Inhalant Drugs Overview
Inhalants refer to a class of drugs that can be found around the home and can be inhaled to achieve a high. Products that can be used as inhalants include paint, glue, cleaning fluid and other similar substances. Though these chemicals are not meant to be inhaled, doing so can produce mind-altering effects similar to other drugs like alcohol.
Their inherent risk comes from the fact that they are widely available and are not illegal to purchase. It’s this quality that makes it popular among individuals under 18 years old. In 2020, 12.6% of 8th graders reported using inhalants at some point in their lifetime.
What are inhalants?
Though many drugs can be inhaled, inhalants refer to drugs that can only be used by inhaling. They may be huffed, sprayed into the mouth or nose, or sniffed. In some cases, individuals may use a rag or towel to soak the chemicals in, or they may inhale the chemical out of a bag or balloon.
Inhalants are generally subdivided into specific categories according to their chemical form: aerosols, volatile solvents, gases, and nitrites. Aerosols are sprayed and contain solvents as well as propellants such as hair spray. Volatile solvents are those that vaporize when brought to room temperature. These include gasoline, glue, paint thinners and other paint removing chemicals. Gases include anesthetics like ether, chloroform, and nitrous oxide, which can be found in whipped cream cans.
Nitrites have a different effect on the body than other classes of inhalants. Instead of affecting the central nervous system, nitrites relax the muscles and dilate blood vessels. They are known as “poppers” or “snappers” and may be used to enhance sexual pleasure. These products can be found in medical or commercial products such as those intended to be used in diagnostic procedures.
Commonly Used Inhalants
Commonly used aerosol inhalants include:
- Spray paint
- Hair spray
- Deodorant spray
- Sprayable cooking oil
- Fabric protector spray
- Compressed air cleaners
Commonly used volatile solvents are:
- Paint thinner
- Paint remover
- Dry cleaning fluid
- Correction liquid
Gases commonly used as inhalants include:
- Propane tanks
- Butane lighters
- Medical anesthetics:
- Nitrous oxide
Common nitrites used as inhalants include:
- Amyl nitrate
- Butyl nitrite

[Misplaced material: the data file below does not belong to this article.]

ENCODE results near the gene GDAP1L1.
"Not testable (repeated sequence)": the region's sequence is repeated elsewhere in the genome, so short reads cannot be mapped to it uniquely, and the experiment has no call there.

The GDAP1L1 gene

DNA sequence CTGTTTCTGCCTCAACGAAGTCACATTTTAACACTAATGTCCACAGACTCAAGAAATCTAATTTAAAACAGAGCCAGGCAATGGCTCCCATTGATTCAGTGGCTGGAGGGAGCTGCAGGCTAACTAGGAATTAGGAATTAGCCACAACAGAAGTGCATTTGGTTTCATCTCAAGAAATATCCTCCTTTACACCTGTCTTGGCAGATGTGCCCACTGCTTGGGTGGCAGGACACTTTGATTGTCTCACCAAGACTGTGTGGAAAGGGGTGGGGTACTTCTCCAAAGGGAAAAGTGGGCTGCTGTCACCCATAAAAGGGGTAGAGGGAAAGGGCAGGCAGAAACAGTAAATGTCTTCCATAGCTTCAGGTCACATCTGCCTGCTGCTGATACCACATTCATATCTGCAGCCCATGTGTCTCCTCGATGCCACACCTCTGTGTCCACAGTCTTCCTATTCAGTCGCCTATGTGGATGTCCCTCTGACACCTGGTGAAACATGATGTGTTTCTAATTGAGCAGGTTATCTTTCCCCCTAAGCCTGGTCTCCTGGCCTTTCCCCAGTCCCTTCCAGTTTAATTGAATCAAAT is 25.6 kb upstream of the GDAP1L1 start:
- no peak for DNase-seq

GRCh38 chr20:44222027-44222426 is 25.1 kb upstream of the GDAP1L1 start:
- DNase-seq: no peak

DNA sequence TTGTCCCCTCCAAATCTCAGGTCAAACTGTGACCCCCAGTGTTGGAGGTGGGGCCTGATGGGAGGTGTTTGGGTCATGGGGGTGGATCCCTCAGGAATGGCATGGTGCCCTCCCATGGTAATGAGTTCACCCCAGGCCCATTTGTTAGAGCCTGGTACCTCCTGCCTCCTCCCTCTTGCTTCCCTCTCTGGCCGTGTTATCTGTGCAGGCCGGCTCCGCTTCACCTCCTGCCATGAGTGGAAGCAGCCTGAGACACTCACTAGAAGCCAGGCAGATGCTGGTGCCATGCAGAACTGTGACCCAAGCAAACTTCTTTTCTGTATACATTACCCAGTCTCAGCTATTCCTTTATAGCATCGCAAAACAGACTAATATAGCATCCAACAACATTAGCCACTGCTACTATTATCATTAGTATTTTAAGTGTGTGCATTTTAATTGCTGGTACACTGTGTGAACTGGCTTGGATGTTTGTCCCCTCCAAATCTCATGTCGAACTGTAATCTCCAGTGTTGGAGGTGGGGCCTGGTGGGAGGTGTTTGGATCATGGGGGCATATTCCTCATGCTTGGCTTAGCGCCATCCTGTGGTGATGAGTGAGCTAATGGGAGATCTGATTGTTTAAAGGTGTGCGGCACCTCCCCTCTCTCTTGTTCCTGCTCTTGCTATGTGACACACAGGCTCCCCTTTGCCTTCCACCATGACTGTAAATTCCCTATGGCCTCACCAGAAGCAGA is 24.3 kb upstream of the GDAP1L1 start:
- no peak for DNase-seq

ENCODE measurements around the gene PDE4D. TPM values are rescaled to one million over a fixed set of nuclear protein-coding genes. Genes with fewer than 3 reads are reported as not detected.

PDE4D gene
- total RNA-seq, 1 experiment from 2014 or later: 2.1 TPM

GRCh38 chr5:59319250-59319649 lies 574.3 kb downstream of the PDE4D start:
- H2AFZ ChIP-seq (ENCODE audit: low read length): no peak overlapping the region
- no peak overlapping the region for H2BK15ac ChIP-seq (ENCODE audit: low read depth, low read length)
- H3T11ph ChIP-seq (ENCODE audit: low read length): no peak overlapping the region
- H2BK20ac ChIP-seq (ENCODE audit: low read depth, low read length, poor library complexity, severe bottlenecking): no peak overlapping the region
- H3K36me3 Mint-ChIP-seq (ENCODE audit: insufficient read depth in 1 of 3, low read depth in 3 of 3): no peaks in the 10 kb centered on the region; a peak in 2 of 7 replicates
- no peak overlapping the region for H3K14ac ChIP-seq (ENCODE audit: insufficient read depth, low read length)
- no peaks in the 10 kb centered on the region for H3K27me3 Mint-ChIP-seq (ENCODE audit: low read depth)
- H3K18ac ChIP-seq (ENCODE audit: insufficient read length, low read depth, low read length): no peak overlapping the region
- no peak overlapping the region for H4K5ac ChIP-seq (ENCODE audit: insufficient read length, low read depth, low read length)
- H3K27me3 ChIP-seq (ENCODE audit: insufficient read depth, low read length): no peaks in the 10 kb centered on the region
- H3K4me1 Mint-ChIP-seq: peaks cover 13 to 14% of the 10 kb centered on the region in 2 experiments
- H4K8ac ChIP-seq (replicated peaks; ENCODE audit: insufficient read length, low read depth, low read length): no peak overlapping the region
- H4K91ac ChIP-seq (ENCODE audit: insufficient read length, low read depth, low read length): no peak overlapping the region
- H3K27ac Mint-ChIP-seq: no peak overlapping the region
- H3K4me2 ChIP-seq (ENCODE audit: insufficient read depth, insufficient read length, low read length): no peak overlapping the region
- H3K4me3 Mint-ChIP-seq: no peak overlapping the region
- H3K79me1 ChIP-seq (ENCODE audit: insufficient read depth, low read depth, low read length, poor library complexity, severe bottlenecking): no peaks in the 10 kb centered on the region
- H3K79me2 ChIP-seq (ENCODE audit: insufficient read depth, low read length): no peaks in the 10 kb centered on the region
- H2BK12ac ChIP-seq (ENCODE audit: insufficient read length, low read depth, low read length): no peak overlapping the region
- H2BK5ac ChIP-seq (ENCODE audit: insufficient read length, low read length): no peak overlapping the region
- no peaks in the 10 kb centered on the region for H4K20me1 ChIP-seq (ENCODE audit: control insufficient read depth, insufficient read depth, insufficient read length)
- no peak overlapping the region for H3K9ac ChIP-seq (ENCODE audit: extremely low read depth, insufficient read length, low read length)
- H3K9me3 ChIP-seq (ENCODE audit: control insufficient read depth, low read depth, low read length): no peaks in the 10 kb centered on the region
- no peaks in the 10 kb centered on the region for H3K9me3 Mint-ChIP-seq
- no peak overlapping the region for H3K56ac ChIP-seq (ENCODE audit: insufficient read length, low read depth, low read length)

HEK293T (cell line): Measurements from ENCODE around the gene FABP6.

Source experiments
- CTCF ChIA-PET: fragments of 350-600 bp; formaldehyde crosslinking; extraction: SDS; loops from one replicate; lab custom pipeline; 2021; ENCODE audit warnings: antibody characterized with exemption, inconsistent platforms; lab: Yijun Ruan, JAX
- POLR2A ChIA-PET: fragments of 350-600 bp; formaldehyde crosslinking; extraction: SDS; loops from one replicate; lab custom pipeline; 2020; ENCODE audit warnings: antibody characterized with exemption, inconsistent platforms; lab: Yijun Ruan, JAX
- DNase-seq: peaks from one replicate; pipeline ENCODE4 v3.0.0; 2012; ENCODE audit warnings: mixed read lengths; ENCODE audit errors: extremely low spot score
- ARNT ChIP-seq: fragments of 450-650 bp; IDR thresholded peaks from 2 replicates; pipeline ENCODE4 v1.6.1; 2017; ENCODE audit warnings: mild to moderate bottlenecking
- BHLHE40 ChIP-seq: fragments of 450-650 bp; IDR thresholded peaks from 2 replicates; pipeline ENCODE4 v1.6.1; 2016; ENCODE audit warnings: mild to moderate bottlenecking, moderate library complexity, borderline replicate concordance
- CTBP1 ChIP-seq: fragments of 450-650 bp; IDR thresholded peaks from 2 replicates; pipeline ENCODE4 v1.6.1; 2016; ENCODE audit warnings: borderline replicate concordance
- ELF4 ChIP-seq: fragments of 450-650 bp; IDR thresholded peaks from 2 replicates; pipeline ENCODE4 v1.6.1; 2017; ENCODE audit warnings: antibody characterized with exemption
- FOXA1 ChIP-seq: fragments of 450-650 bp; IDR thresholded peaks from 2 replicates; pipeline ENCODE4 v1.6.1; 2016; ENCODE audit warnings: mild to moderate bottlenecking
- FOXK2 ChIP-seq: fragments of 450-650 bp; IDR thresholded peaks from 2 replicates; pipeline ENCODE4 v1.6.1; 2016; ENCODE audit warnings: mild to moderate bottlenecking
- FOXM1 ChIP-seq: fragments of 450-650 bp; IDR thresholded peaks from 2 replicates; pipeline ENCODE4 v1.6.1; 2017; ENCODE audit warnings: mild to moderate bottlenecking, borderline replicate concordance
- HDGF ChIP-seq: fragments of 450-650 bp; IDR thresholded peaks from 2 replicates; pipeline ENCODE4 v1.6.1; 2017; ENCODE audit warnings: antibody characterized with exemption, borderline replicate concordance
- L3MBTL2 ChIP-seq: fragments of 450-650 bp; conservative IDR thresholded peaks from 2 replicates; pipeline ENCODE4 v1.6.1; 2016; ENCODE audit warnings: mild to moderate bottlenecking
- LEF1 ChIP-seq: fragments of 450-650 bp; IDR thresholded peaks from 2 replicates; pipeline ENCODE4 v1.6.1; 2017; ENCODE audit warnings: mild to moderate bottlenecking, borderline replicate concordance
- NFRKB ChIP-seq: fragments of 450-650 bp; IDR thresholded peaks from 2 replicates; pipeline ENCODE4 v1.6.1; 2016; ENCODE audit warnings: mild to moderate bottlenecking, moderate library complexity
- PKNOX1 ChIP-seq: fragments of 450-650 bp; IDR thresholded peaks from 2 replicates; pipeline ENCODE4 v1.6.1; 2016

- Cyclohexyl nitrite
Effects of Inhalant Use
Inhalant use can produce similar effects to the use of alcohol. Individuals may experience:
- Impaired judgment
- Lack of coordination
- Slurred speech
Due to their unique effect on the body compared to other inhalants, nitrites may produce different effects which include:
- Elevated heart rate
- Flushing of skin
- Increased sensation of body warmth
What Are the Signs of Inhalant Abuse?
Use of inhalants may be identified in individuals according to several warning signs. These signs of inhalant abuse include:
- Intoxication unrelated to alcohol use
- Paint stains on the face, hands, or clothing
- Chemical odors
- Irritability, excitability or anger that is uncharacteristic to the individual
- Noticeable sores or around the mouth
- Runny nose and red eyes
- Loss of appetite
- Nausea and vomiting that cannot be explained by other illness or substance use
- Rags that are soaked in chemicals
- Empty paint cans or other chemicals that don’t have a justifiable use
Dangers of Abusing Inhalants
Inhalant abuse is dangerous due to the high amount of toxic chemicals contained in many household products. Sniffing these chemicals, particularly over a prolonged period of time, may produce damage in various systems of the body such as the nervous system and vital organs.
Because inhalants can cause confusion and impair judgment, they may increase the likelihood of bodily harm or accidents which may be fatal. Inhalant use during pregnancy carries additional risks because it could cause developmental issues in the child including neurobiological delays and skeletal abnormalities.
In addition to these potential dangers, inhalant abuse can be fatal due to:
- Asphyxiation caused by reduced oxygen availability in the lungs
- Suffocation when using bag that can block air from entering the airways
- Choking after vomiting
- Fatal injury or accidents
Treatment for Inhalant Abuse
Though insufficient research has been done to determine whether inhalants can lead to addiction and physical dependence, some users report experiencing symptoms of withdrawal after discontinuing use. These include nausea, vomiting, depression, anxiety, fever, and chills among others.
As such, inhalant abuse that is suspected of becoming problematic can and should be treated like any other addiction. This is particularly true if an individual keeps using inhalants to avoid withdrawal symptoms. Some research indicates that a long detox period may be necessary because of inhalants’ high rate of relapse.
Treatment may involve thorough assessment to determine if other underlying mental health disorders are present including other forms of substance use. Individuals may undergo detox at the beginning of their treatment if they are presently using inhalants. Ongoing treatment during and after detox may include therapeutic interventions, family therapy, and peer group therapy. The aim of therapy would be to uncover issues related to inhalant use that promote and maintain this maladaptive habit. In addition to therapy, other medical treatment may be required as determined by a medical professional.